7. I’ve had good shrimp and grits. The shrimp in them were the smallish  ones that only belong in gumbo or jambalaya or the like. Now, I’d have loved gumbo or jambalaya but them dishes wasn’t on the menu. But I’ll say that shrimp and grits isn’t what I’d call a feature dish- it’s more like a what to do with a few leftover shrimp or shrimp that aren’t good for anything but gumbo and I don’t have any okra dishes. 

  8. https://www.cnn.com/2021/09/05/us/robert-carter-iii-deed-of-gift-slavery-anniversary/index.html

    “Others, middle-class Quakers and Baptists among them, had released a few slaves here, a few there, but none rivaled Carter’s deed, which established a schedule to free 511 slaves, starting with the oldest and later their children. Carter also allowed the freedmen to choose their last names so they could keep families together and pass down wealth. He ensured they had salable skills, arranged for them to buy or lease land, and bought their wares. He also spent a great deal on transporting them from his plantations to the Northumberland courthouse, and on lawyers to guarantee his heirs — some none too happy he was paring their inheritance — didn’t undo his wishes. “Carter’s plans look more like a pilot for mass emancipation,”

    “…American history feebly attempts to level the founding fathers’ fondness for freedom with their ownership of humans by uncritically parroting their assertions that there was no pragmatic way to emancipate hundreds of thousands of slaves. “

    “If Carter is the anti-Jefferson,” Levy wrote in his book, “the man who did not lack the will to free his own slaves but who did lack the vision and clarity to make his love of freedom eloquent, then the Deed of Gift is the anti-Declaration of Independence, a document that makes liberty look dull but which is so absent of loopholes and contradictions that no result but liberty could prevail.”

  9.  
    I’m not into  grits/mush/polenta thing.  My basic opinion is that they are all a way to ruin good corn that could be made into corn bread, (no sugar) The only exception to the mushy corn stuff would be masa stuffed with meat and chilis wrapped in a corn husk. Now I can eat tamales morning ,noon and night.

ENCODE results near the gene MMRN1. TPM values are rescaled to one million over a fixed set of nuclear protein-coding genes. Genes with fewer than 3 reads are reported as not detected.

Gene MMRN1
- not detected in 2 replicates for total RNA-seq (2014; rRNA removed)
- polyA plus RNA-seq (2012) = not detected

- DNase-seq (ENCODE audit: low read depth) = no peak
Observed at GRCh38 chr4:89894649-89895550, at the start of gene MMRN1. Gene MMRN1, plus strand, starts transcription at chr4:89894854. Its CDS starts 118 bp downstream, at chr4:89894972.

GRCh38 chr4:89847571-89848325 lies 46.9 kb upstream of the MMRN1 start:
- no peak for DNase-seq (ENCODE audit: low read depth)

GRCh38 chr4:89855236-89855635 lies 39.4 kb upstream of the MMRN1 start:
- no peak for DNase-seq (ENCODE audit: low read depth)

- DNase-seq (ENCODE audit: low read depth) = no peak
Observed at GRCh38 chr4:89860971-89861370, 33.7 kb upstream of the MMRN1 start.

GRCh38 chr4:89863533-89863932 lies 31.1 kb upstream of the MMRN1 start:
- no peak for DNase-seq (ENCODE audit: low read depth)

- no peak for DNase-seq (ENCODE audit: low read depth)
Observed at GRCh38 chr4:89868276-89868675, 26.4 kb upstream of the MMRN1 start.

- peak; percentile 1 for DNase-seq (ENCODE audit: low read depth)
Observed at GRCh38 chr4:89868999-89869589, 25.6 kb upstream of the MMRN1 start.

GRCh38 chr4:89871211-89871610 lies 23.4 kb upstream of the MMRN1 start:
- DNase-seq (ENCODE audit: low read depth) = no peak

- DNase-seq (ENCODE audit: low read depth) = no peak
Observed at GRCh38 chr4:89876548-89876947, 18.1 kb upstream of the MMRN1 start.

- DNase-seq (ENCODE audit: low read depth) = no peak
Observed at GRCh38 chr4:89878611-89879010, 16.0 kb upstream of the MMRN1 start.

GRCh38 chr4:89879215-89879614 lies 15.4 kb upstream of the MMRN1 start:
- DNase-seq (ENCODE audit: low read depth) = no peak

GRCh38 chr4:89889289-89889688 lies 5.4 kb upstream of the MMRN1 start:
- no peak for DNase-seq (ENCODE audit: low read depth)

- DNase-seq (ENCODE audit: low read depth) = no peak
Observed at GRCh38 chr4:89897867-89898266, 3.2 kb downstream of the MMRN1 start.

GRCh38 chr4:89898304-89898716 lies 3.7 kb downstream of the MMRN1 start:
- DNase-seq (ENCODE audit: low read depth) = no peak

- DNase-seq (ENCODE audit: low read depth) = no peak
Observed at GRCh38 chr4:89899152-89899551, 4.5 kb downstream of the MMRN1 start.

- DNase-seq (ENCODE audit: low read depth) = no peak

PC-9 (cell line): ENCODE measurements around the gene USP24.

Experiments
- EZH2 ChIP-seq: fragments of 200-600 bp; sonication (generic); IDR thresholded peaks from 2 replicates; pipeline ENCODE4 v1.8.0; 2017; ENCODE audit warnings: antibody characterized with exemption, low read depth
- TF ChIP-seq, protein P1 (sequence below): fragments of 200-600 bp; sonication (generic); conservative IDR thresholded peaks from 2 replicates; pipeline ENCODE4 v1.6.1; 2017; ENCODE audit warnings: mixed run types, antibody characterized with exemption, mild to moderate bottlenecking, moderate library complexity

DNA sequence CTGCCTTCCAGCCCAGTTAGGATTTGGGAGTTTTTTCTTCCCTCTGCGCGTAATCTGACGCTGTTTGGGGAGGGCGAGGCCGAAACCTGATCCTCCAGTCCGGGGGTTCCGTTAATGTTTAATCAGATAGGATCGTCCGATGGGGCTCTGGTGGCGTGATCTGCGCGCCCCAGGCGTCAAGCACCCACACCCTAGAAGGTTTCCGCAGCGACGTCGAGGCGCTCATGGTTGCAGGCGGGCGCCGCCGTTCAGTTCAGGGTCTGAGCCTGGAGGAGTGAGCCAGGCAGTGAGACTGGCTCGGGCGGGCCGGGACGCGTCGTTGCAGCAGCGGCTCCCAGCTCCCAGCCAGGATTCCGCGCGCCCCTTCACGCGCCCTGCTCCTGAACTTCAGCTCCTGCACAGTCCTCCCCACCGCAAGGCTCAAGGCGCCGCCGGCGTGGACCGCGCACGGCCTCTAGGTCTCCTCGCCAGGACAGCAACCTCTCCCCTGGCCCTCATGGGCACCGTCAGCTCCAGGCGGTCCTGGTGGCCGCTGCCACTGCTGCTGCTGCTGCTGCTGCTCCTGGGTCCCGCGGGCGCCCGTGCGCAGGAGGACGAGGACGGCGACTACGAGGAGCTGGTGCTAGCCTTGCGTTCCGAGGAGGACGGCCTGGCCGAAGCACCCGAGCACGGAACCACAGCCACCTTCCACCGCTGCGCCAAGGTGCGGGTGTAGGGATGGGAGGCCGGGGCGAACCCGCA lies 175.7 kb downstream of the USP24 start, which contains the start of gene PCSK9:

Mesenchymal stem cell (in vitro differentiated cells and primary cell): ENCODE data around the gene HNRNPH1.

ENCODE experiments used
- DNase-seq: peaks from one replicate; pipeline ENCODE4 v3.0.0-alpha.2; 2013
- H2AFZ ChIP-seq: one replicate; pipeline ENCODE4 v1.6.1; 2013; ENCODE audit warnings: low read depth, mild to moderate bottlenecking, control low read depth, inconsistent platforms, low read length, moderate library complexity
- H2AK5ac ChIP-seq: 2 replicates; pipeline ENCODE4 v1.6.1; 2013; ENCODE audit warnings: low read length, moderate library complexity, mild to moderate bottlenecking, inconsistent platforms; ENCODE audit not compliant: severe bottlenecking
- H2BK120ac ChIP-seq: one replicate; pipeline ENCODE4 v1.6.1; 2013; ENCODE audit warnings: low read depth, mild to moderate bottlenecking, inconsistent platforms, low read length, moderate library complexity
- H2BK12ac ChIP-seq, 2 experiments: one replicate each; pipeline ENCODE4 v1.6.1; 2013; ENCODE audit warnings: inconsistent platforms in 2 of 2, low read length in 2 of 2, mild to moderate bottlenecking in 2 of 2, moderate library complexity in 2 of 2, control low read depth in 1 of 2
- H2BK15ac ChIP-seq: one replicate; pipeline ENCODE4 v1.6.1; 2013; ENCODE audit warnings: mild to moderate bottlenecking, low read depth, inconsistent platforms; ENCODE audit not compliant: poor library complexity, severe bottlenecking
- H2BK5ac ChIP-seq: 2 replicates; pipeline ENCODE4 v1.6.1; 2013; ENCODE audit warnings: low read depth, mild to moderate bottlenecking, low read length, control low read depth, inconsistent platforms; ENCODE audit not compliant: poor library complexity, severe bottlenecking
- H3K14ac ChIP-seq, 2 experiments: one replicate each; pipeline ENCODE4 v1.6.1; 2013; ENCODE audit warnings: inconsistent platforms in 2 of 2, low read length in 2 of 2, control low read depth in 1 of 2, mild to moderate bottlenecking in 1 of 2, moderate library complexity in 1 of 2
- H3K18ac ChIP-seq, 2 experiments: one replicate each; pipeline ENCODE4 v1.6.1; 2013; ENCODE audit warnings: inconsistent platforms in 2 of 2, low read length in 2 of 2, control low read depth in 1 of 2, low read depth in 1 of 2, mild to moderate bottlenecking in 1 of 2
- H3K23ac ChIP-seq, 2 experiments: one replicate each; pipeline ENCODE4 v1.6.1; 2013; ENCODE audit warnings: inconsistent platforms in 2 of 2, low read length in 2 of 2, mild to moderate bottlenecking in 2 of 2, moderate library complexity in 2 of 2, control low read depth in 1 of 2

I’ve never ate “shrimp & grits” It just never sounded good and I’m not a big shrimp fan anyway.
    Jack

  10. I’ve noticed that how good shrimp are is determined by what you put on them. They are a bit like rice, they don’t add anything except bland.
    Jack

  11. Shrimp tha winnable and still champeen…..so many things you can do widdum.  Scampi, fried, boiled, gumbo, jumbo-laya, creole—just not wid de grit, please……

  12. I remember back when it was early and mid-fifties and we was kinda poor, lotsa spam and baloney and such…….but you could always in seasons go to the creek and eat like a king on the fish, shrimp, and crabs…….

    ‘Course we had chickens too, and every now and then you could eat one of them.

    And peanuts are right tasty when you get used to ‘em.

    lol

  13. one man’s comfort food is another man’s ….

     

    reaching for something profound, but can’t quite snag it.  any suggestions?

  14. i made a decent scampi last week, used the pan glazings to make a caramelized cream sauce, put all that over some homemade spinach fettuccine- you would have eaten it, Jack 😋

  15. OK, after much driving, and a two-hour wait, i finally got a test, and NOW i understand:
     
    Because so many places now require proof of vaccination OR a negative test, anti-vaxxers have to keep queueing up for tests,   overloading the system and precluding others who need these tests more from getting them.  Thanks for ruining everything, anti-vaxxers 😒

  16. Jack…  excellent!
     
    Bink…  so glad to see you again.  When we hadn’t heard from you since Henri… I thought maybe you got flooded out.  Hope you feel better soon.
     
    I’m a northern babe…  no grits shall pass these lips…

  17. Jamie…  after reading several articles about what is happening with drought along the Colorado River Basin… I’m feeling a need to reread The Milagro Beanfield War.

  18. patd – That place is very near where I keep my big boat.  I pass Nomimi every time I go down to her and back.  The court house for Northumberland County is in Heathsville.  The courthouse and a real old inn make for a little tourist place. The town is home to one of the liberal churches.  At the Food Lion I have seen gay and lesbian couples.  An oasis in the middle of the nowhere.